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Woody Tasch: The Next Generation of Entrepreneurs

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global oneness project The Next Generation of Entrepreneurs To me, the question of whether the big companies can be reformed-- --and then how much they will be reformed and all the questions of greenwashing and accountability-- Woody Tasch - Point Reyes Station, California - Author, "Slow Money" --and transparency and shareholder activism and all of those different things, that is going on. And my energies are now focused on a, let's say, complimentary but different sphere-- --and it's not to really comment--we can discuss it some more if you want about do we think that's going to work and how is it going to work. What I know is that there's a dramatic need to focus time, energy, and capital on the next generation of entrepreneurs-- --the small businesses that are not necessarily going to be "tomorrow's Walmart"-- --because I don't know if there will be a tomorrow's Walmart to your question. Again, I'm no economic historian and we can conjecture all we want on whether those are dinosaurs that are going to die. There's a certain logic that says yes, these are linear ways of thinking that are reaching a point of absurdity-- --and they're not going to be able to continue. Ask the question, "When is McDonald's going to stop growing?" There are 31,000 McDonald's on the planet. Can we sustain 50,000? Can we sustain 20,000 McDonald's in China? There's water issues, there's grain issues, there's a million issues and all kinds of different questions about the sustainbility of that trajectory-- --and all of the big companies are on that trajectory-- --which is growing, growing, growing, no end in sight, no company that's too big. Whatever that is, I know what I need to do is work with the entrepreneurs-- --who are growing the next generation of small, independent businesses because those businesses represent diversity. And even if you only view them as a safety net to the questionable sustainability of the big stuff-- --or whether you view them as a successor generation that needs to be in place to inherit the failed legacy-- --either way, we need to devote resources to this next generation. Sometimes I also think of a formula. I've found this to be useful when people are thinking about it, so think about the following formula. 98.6% Google plus 1.3% Stonyfield--I'll explain Stonyfield in a second--plus 0.1% Butterworks equals 100%. What the hell does that mean? It's a playful way of saying, basically, 98.6% of our financial selves, if you will, are focused on high-tech, virtual stuff-- --some of which is really cool and really important. I'm not saying this in any way to scapegoat Google in any way. I'm just saying it's an easy way to frame it. 1.3% is Stonyfield. What is Stonyfield? Stonyfield is an organic yogurt company based in New Hampshire. It's now the largest organic yogurt manufacturer in the world-- --probably around $350-$400 million in revenue now, part of Group Danone from France-- --but kind of leading the way for a--if you want to say--mid-sized getting organic product into the mainstream. And then what's the 0.1% Butterworks? 0.1% Butterworks is a farmer named Jack Lazor and his family up in Vermont-- --35 years on one 300+ acre farm making as much yogurt as they can produce from their herd-- --growing their own grain, could be considered an icon of sustainability. It's about as sustainable a food enterprise as I've ever seen. And he has a $1 million yogurt business that he's grown over 35 years. He sells in the New England region, and it is a fantastic product. Anybody who likes yogurt, I will argue this is as good as you can get in a commercially purveyed yogurt of any kind. So if you take that continuum--Google, Stonyfield, Butterworks--and you can plug in anything you want in Google. Let's put Walmart in there for a second, just given this discussion, instead of Google. It'll be easier. So Walmart, Stonyfield--and Stonyfield is selling to Walmart, by the way-- --they're putting their yogurt on Walmart's shelves--and Butterworks. Whether or not Walmart is going to collapse, to me, isn't the issue. The issue is we have to push resources from the left side of that equation to the right side. And if we only have 0.1% all the way on the right, if we get it to 1%, that's a tenfold increase. If we get it to 2%, that's a twentyfold increase. So a modest rebalancing will create sort of a flood of resources to this whole network of small businesses that need it. If I really tried to summarize all of that, I would say whatever it happening on the Walmart and Google end-- --we need to be investing aggressively to promote diversity-- --because the so-called diversification we've had in financial markets represented through all these crazy securities-- --which were supposed to make things safer--everyone forgets; we almost forget-- --they were all invented to minimize risk, and they ended up creating false diversification and increasing risk. Real diversity--real biodiversity, cultural diversity, which is what long-term health and wealth depends on-- --is only going to be maintained in our communities and bioregions if we push the money out and truly decentralize smaller scale ways. And either way--whatever happens to those big things, the Walmarts and the Googles and the rest-- --whatever happens there, we'll be way better off if we have more diversity in place.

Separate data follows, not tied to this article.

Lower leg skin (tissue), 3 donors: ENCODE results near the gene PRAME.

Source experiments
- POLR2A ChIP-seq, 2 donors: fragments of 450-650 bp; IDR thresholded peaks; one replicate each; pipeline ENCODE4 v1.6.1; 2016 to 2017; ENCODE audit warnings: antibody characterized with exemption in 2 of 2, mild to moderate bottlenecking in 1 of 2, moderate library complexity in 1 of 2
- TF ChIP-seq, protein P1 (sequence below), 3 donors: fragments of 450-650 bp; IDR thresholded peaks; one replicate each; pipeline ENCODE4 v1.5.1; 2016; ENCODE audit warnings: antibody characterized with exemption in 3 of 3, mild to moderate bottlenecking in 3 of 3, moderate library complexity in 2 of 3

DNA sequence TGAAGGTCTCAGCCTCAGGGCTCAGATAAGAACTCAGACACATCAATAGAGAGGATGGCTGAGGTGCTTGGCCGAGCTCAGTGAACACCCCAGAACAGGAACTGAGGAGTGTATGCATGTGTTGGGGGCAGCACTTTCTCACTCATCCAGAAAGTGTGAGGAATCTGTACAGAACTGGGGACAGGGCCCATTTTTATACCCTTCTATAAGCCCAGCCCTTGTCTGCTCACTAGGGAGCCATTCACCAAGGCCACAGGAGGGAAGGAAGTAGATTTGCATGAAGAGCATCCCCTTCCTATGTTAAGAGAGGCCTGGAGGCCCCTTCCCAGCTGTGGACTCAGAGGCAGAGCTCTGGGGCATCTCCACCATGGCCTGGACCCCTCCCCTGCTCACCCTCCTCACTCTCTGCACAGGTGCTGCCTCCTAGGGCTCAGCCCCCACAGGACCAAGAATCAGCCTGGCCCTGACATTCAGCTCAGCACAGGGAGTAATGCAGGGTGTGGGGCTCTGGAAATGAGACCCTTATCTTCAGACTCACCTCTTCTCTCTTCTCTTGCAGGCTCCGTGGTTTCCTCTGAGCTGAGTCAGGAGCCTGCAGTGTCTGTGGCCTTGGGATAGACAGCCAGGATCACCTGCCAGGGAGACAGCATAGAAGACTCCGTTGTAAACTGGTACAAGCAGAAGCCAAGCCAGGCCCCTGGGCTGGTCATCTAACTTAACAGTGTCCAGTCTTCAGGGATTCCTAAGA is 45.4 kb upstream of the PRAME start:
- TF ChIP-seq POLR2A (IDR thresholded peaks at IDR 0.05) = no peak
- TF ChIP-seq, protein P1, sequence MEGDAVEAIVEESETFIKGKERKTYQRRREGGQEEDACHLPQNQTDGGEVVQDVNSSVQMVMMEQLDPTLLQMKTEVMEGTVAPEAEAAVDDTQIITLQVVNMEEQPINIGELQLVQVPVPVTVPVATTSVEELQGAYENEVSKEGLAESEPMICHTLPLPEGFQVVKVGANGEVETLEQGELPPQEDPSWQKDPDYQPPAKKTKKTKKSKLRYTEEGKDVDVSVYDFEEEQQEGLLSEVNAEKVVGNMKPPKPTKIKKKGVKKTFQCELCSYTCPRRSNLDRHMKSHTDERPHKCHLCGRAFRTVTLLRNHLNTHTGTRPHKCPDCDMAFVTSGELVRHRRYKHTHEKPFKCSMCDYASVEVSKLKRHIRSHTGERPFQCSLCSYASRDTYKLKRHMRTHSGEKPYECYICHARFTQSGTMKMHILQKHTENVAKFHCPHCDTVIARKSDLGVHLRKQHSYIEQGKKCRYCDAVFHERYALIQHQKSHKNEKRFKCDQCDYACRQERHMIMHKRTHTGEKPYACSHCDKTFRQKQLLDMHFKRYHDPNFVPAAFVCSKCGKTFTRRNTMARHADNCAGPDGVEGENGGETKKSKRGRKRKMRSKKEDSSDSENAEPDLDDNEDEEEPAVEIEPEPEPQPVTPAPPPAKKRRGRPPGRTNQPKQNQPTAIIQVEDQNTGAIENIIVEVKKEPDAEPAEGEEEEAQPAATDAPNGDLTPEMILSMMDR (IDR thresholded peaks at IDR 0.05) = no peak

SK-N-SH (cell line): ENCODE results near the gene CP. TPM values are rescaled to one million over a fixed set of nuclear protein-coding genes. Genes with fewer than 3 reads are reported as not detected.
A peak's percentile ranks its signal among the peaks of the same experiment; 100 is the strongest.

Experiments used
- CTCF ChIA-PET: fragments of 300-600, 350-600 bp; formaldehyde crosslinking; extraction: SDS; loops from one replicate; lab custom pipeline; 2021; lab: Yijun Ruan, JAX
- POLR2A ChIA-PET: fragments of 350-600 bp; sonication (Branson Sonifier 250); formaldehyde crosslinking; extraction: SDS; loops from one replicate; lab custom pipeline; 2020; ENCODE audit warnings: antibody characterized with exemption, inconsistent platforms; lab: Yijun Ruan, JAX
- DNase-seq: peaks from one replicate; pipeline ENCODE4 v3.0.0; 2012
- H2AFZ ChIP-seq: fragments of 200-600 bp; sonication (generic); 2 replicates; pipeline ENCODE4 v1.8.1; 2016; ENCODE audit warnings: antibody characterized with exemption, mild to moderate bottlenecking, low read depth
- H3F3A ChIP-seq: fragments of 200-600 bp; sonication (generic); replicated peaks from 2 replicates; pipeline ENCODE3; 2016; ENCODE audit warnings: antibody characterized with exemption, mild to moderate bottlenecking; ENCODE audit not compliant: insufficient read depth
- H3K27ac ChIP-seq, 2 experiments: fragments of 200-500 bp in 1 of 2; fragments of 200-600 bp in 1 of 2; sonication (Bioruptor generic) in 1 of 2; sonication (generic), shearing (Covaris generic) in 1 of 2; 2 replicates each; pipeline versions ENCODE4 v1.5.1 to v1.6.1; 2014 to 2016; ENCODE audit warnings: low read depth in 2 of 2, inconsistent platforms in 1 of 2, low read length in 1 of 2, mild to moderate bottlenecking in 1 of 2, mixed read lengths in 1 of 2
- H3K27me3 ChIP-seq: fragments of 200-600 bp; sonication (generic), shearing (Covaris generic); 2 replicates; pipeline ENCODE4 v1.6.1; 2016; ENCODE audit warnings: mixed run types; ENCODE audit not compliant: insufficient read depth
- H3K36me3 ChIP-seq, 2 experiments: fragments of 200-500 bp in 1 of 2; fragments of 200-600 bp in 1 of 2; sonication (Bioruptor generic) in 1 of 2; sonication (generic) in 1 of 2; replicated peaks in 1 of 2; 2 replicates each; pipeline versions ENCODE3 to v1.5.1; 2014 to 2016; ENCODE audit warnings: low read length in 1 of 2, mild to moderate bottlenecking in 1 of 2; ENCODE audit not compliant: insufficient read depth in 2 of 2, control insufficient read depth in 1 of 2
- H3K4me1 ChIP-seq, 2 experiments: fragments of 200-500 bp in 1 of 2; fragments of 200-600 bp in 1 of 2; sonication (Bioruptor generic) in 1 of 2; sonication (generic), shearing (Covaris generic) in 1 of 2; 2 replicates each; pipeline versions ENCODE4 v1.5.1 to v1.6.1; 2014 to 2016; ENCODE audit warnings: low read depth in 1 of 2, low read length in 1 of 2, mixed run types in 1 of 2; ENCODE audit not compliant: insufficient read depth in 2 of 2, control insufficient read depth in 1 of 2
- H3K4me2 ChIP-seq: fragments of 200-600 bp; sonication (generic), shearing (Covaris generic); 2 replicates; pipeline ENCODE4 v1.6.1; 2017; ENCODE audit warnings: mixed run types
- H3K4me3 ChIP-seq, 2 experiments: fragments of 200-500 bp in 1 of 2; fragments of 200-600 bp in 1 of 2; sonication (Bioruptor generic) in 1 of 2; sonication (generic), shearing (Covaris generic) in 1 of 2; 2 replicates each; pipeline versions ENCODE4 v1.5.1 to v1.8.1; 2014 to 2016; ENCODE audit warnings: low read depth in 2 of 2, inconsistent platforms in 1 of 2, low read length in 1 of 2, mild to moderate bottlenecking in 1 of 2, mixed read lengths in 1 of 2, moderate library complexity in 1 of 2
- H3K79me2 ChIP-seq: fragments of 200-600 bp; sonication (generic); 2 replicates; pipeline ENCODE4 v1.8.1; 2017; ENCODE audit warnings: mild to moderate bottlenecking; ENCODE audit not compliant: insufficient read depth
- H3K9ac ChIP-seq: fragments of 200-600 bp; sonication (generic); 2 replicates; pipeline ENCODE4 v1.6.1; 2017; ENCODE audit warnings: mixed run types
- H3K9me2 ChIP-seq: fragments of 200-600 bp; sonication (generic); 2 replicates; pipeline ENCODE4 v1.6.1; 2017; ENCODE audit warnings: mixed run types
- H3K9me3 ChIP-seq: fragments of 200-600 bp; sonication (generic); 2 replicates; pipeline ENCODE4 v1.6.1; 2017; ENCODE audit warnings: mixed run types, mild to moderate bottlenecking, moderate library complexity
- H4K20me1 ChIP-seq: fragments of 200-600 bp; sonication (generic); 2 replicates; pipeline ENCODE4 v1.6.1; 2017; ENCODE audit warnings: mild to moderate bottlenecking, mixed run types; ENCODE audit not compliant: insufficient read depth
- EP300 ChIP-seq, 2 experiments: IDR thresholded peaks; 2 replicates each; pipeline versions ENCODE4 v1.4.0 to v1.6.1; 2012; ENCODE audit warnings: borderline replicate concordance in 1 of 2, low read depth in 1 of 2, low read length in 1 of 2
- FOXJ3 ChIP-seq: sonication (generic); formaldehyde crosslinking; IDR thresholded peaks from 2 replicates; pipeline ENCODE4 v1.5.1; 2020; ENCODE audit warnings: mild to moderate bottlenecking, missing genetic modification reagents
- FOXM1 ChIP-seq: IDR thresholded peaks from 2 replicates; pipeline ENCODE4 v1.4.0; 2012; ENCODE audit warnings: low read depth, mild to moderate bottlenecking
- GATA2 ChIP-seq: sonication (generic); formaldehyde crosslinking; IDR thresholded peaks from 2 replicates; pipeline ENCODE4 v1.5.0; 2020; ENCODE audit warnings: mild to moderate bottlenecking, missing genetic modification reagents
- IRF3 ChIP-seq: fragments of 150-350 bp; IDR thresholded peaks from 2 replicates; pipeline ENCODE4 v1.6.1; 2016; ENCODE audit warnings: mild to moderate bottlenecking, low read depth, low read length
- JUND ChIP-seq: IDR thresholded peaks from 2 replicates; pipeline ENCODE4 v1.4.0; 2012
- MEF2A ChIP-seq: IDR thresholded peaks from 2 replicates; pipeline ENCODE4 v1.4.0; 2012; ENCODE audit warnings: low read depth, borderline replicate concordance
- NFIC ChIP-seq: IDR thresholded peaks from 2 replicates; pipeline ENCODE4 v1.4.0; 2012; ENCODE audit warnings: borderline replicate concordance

Video Details

Duration: 5 minutes and 42 seconds
Country: United States
Language: English
Genre: None
Views: 132
Posted by: global on Mar 9, 2009

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